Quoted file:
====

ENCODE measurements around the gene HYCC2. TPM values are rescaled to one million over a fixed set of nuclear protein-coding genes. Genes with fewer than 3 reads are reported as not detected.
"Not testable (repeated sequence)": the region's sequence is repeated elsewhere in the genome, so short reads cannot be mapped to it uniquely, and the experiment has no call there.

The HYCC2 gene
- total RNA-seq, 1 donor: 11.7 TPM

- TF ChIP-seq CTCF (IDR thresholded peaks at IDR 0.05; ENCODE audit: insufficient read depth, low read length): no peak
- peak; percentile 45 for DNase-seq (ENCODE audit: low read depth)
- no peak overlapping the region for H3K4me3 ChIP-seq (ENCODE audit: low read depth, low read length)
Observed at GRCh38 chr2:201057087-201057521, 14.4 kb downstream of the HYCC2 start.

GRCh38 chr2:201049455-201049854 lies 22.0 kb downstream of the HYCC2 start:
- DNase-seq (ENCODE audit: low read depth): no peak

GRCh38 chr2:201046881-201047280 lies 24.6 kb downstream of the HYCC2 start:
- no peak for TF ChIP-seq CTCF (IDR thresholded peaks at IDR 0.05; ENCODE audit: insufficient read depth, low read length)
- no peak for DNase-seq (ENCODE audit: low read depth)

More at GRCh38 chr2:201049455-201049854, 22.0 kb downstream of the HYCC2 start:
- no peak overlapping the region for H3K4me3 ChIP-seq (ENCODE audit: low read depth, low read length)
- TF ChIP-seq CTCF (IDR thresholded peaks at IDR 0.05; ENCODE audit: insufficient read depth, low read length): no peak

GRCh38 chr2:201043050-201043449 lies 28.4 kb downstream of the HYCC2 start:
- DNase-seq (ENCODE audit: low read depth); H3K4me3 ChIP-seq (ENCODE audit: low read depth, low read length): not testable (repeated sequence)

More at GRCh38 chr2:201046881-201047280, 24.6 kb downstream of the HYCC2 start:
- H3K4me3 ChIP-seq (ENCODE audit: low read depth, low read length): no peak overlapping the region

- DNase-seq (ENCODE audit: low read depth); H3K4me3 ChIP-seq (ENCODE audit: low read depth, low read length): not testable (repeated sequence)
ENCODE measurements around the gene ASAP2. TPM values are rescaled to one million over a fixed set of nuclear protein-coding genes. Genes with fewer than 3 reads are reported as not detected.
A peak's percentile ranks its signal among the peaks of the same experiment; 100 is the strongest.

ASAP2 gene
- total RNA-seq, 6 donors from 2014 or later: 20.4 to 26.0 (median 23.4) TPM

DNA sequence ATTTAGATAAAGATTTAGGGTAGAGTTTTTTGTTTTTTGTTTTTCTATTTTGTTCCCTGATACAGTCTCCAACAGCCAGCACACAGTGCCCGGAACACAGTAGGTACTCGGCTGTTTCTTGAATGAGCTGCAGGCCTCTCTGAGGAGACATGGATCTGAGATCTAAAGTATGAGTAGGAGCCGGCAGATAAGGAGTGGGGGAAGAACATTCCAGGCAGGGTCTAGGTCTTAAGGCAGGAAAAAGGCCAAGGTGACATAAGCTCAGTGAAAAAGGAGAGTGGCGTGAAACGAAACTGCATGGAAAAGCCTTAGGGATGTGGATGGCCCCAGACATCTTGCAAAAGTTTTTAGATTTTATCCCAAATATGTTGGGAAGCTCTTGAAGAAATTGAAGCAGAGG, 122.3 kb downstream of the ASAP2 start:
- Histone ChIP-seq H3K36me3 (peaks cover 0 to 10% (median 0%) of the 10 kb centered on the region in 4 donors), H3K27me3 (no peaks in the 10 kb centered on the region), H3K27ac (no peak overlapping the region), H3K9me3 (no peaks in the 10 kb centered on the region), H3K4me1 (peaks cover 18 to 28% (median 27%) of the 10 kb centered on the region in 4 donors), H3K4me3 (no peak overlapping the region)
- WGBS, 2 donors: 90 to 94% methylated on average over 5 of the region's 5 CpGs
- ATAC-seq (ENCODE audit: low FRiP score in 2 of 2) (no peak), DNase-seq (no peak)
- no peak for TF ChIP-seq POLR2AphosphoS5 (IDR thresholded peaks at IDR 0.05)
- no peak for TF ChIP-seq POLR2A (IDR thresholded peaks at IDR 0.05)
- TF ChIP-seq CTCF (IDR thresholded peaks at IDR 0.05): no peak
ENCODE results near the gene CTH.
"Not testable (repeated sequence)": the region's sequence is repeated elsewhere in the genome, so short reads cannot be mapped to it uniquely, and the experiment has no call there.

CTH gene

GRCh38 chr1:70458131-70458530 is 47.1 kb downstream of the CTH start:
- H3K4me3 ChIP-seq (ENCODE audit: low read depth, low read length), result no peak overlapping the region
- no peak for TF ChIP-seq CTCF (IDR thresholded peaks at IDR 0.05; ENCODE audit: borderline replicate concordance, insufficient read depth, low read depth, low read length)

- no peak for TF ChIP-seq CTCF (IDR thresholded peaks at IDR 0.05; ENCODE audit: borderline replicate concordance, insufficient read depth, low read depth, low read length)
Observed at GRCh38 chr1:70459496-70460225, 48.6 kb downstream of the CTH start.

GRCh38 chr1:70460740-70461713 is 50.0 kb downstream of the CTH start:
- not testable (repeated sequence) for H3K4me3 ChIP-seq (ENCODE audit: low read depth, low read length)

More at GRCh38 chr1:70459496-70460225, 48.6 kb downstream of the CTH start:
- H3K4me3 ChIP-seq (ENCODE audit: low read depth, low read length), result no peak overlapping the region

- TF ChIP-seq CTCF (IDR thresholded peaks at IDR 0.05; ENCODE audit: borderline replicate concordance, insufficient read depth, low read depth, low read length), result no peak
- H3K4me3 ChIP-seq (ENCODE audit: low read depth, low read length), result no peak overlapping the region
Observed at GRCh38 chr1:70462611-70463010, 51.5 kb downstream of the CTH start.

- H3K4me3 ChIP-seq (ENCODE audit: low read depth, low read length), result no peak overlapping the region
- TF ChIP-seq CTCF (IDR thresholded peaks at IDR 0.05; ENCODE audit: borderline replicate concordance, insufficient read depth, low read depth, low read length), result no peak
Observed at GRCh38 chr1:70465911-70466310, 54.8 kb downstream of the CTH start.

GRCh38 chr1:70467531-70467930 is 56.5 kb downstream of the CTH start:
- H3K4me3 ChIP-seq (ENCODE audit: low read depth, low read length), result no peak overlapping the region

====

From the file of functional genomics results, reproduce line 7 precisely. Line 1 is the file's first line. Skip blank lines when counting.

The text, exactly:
- no peak overlapping the region for H3K4me3 ChIP-seq (ENCODE audit: low read depth, low read length)